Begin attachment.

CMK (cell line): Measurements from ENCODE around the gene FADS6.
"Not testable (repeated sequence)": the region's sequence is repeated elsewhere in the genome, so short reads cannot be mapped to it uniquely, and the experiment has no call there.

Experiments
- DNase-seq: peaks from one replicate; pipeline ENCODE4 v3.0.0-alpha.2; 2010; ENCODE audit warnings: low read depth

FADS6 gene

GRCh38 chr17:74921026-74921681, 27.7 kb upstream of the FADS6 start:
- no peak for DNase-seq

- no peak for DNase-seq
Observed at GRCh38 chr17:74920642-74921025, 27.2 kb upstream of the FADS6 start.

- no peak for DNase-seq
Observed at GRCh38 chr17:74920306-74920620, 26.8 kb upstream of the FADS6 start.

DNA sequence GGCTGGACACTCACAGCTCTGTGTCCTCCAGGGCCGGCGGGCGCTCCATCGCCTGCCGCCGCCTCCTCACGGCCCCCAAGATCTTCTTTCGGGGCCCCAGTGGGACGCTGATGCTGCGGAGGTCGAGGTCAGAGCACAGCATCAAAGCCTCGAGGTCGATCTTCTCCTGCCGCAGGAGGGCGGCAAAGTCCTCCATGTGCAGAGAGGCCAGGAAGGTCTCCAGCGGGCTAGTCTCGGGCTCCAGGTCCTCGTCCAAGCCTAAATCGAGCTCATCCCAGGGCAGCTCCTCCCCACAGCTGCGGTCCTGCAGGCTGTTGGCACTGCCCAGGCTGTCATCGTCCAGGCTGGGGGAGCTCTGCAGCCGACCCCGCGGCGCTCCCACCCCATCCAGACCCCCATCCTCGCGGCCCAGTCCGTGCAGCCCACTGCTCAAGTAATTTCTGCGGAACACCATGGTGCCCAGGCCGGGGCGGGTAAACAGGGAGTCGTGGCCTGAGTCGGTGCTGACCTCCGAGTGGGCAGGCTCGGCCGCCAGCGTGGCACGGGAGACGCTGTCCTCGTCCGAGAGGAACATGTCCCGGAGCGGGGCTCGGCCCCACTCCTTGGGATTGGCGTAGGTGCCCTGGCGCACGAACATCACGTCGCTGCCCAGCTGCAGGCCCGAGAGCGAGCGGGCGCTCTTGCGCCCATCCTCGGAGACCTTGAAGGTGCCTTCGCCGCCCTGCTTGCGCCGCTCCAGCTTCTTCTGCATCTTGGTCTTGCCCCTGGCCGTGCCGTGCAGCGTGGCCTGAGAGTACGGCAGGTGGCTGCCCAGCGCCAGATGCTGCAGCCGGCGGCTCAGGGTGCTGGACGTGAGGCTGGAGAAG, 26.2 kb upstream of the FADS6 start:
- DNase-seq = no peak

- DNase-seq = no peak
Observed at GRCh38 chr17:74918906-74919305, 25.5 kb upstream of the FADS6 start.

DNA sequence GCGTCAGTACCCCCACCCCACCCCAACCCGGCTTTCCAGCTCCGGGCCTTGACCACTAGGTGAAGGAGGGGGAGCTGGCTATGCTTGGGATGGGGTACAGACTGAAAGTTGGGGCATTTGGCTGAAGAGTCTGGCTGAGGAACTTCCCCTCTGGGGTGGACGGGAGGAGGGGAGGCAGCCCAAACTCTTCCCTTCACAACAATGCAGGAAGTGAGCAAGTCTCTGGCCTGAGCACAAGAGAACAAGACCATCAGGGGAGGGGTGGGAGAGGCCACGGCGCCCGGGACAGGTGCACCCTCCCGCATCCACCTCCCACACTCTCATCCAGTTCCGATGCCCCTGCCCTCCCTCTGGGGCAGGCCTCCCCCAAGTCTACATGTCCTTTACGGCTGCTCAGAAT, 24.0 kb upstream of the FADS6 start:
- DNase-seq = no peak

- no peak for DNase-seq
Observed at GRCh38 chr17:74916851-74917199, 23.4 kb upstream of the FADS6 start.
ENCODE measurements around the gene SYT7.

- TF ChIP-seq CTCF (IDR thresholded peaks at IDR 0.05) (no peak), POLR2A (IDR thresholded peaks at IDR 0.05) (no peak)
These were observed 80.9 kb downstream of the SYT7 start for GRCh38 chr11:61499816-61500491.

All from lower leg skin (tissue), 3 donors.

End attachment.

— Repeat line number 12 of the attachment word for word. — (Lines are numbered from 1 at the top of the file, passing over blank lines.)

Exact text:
DNA sequence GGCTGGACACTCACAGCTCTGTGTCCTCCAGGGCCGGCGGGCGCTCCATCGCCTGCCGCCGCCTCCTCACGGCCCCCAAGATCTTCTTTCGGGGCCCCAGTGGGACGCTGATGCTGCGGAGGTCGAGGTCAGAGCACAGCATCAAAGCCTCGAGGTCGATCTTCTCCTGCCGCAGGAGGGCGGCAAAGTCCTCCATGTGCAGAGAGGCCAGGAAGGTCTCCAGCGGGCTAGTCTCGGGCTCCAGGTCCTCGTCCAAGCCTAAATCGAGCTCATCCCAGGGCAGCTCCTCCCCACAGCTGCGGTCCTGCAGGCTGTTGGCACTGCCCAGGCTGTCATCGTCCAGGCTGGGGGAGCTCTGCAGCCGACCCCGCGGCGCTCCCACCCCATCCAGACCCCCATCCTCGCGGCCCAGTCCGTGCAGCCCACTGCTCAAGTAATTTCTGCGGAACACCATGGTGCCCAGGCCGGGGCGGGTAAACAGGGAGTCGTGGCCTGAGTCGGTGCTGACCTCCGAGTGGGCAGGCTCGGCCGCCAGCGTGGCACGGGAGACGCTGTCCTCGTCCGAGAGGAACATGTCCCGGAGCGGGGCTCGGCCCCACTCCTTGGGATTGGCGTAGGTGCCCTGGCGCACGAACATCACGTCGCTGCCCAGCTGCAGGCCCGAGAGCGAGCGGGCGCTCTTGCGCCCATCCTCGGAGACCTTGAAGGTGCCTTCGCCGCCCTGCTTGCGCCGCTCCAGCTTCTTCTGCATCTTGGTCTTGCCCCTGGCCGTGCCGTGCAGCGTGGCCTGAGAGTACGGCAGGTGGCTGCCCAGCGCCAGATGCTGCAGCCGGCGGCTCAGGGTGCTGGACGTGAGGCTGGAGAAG, 26.2 kb upstream of the FADS6 start: